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    Barriers to Treating PTSD in Prisons and Immigration Detention

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    During the past ten years, I traveled to over 100 jails and prisons in the entire east coast of the United States, giving me the to opportunity to observe the dire lack of appropriate medical and mental health care in our prison system. The most immediate and urgent need is to screen routinely for Post Traumatic Stress Disorder (PTSD) among incarcerated individuals.

    alcatraz_prison_block_cc_imgAfter assessing over a thousand men who face lengthy prison sentences and endured long periods of solitary confinement, almost every person I have encountered has had an unaccounted childhood history of abuse and/or sexual abuse. To me, this has been most notable among those who have had a long connection to the criminal justice system— namely African American men, and more specifically those who have endured long years in the foster care system.

    Many of the same patterns are also emerging within our immigration detention system, and so parallel conclusions can be applied to the immigrant population who are being held in prison-like settings. The goal of this article is to make the public aware of a growing epidemic of PTSD in our system of mass incarceration and detention. It calls for urgent attention to this immediate public health crisis. Addressing PTSD both in and out of correctional settings would lead to less violence and killings in prison and in the community.

    The effects of living with untreated PTSD almost always flags a misdiagnosis of a mental health disorder of some other kind and no clinical account of the person’s abuse that can then lead to relevant basis for mitigation and the proper course for rehabilitation. It can also implicate mistreatment of symptoms and prescribing the wrong psychotropic medications to a person. In some instances, identifying PTSD can offer context to a whole host of other issues such as Traumatic Brain Injury (TBI), Depression, or co-occurring polysubstance abuse issues. Once PTSD is identified, it should lead to a long-term regimen of individual psychotherapy and addiction treatment where appropriate, with an emphasis on the mental health component. PTSD does not have to last forever but when it remains untreated, it can certainly last a lifetime.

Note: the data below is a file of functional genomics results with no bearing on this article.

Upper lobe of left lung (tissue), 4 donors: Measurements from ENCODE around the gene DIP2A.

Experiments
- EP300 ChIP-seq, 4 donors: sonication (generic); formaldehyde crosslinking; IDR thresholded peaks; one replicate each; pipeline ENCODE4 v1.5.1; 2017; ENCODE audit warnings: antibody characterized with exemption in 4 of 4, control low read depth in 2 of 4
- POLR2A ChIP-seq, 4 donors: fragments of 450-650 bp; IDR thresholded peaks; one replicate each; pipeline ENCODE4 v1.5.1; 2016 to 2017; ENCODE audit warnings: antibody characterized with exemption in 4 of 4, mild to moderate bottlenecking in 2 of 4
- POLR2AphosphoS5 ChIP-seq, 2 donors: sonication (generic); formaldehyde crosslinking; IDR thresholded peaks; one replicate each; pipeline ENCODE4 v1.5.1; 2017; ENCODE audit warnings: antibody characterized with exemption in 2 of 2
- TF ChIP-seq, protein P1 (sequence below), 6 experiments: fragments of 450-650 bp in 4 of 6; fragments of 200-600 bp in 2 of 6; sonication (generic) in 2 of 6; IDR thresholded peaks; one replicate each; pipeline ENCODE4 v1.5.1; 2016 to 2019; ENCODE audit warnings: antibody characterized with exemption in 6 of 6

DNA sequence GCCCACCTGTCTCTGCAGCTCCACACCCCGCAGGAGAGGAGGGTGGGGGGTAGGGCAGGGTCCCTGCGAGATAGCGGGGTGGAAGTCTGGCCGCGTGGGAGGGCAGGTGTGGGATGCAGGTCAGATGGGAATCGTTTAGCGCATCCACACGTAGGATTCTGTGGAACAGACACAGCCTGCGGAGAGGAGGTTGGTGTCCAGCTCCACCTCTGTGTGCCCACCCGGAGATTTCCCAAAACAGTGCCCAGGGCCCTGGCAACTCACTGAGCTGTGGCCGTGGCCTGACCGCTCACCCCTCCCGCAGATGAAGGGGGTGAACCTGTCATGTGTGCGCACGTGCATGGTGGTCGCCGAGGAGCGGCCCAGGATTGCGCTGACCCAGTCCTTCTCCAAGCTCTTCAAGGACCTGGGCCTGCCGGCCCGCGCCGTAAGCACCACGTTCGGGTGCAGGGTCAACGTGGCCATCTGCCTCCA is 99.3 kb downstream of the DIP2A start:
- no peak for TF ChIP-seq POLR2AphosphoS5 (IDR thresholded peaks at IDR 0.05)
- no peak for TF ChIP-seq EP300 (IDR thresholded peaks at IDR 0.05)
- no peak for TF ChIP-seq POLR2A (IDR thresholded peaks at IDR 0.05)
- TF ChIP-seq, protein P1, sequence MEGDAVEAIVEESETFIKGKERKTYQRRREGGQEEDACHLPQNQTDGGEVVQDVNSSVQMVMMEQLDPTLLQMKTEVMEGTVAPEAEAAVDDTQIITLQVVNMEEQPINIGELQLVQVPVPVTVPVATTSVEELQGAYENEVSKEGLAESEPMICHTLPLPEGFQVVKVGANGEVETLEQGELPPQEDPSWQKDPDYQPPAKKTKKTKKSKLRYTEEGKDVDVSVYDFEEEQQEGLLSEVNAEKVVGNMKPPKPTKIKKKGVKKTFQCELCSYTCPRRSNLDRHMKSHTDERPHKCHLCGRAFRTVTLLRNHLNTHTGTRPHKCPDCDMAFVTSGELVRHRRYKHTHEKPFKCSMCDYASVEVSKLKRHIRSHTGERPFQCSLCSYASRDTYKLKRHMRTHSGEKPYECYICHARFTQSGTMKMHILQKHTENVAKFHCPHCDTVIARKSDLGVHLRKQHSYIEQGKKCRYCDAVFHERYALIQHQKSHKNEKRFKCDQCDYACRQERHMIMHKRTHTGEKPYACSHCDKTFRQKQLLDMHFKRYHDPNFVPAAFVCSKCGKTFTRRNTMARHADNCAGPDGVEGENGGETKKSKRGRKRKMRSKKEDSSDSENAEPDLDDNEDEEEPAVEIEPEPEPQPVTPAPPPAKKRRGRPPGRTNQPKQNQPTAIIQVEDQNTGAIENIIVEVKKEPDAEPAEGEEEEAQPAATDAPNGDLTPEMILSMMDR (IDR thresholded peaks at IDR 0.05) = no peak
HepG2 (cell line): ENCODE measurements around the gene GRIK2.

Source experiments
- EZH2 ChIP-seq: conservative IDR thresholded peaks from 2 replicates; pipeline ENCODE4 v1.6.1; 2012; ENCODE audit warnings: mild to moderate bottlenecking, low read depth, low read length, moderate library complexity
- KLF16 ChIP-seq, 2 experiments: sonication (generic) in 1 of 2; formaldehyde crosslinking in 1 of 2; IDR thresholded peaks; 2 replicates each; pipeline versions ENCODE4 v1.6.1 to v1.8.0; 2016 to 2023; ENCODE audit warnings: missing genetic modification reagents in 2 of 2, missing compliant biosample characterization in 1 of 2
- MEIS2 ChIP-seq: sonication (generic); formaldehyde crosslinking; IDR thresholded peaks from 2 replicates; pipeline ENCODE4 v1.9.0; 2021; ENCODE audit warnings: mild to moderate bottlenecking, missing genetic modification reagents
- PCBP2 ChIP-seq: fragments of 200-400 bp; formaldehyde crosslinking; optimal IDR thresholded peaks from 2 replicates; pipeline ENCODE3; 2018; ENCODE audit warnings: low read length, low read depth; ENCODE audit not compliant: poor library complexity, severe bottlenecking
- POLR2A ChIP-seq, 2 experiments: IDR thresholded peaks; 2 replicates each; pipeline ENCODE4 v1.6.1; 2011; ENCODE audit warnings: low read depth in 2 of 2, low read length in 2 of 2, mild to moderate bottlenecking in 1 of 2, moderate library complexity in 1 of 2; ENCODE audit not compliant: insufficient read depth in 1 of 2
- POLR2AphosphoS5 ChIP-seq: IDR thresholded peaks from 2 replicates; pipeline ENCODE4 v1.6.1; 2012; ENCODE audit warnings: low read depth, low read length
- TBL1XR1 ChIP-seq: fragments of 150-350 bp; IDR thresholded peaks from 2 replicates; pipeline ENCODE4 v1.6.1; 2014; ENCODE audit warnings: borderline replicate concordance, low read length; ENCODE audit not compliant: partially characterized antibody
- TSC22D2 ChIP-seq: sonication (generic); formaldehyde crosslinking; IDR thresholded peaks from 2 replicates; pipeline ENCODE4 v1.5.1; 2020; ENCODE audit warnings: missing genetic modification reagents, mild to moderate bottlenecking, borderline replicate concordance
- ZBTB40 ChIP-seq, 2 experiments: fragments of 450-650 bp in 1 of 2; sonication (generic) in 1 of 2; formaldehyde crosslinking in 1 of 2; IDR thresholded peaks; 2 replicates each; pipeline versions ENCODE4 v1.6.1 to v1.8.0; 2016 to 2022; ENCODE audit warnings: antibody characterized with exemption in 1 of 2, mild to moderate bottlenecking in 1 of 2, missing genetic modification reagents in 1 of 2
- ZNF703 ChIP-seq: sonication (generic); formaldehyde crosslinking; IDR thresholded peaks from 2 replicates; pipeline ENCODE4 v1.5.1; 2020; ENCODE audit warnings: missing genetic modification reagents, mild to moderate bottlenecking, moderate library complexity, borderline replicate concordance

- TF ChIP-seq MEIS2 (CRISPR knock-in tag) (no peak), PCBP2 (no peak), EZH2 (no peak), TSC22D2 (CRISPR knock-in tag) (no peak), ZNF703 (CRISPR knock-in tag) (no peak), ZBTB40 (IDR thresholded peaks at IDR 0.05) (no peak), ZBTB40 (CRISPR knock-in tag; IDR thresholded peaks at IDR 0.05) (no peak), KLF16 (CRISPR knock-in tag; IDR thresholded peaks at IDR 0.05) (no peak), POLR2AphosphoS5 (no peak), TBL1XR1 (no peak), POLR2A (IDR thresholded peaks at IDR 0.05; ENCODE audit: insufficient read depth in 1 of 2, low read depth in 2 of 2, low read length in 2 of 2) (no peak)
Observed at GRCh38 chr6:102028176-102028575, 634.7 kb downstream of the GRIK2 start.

“Post Traumatic Stress Disorder (PTSD) is caused by both traumatic experiences before incarceration and institutional abuse during incarceration that includes the six clusters of symptoms: (1) intrusive memories and flashbacks to episodes of severe institutional abuse; (2) intense psychological distress and physiological reactivity when exposed to cues triggering memories of the institutional abuse; (3) episodes of dissociation, emotional numbing, and restricted affect; (4) chronic problems with mental functioning that include irritability, outbursts of anger, difficulty concentrating, sleep disturbances, and an exaggerated startle response. (5) persistent avoidance of anything that would trigger memories of the traumatic events; (6) hypervigilance, generalized paranoia, and reduced capacity to trust caused by constant fear of abuse from both correctional staff and other inmates that can be generalized to others after release,” according to Terence Gorski.

    ptsd-symptoms

    What Are Some Barriers to Identifying PTSD in Prisons and Detention Centers?

    • A lack of basic trust between communities of color and mental health professionals who present themselves as affiliates of the system is pervasive among the prison population. Just within the past year, I met seven different incarcerated men who admitted to never disclosing their sexual abuse histories in previous psychological settings, largely due to feelings of distrust about disclosing personal information, deep shame, and feelings of worthlessness surrounding the abuse events. Indeed, an appropriate conversation about one’s traumatic histories leads one to be in his or her most vulnerable state. It requires a delicate process of assigning a substantive amount of time to assessing trauma between the interviewer and the person.
    • Just the physical environment of a prison setting alone can deter an appropriate atmosphere for eliciting intimate information about one’s trauma history. Advocates, lawyers, social workers, and counselors may have to request appropriate accommodations within the prison to do a proper trauma assessment. It is always most ideal for the incarcerated person to feel as comfortable as possible before disclosing details of their past and present abuse. In many cases, this will not be possible and the one performing a trauma assessment has to decide whether it is appropriate for the person to be engaged in this type of interview. Conversations regarding trauma histories should be facilitated in a manner in which the person will not be re-traumatized while recounting past events.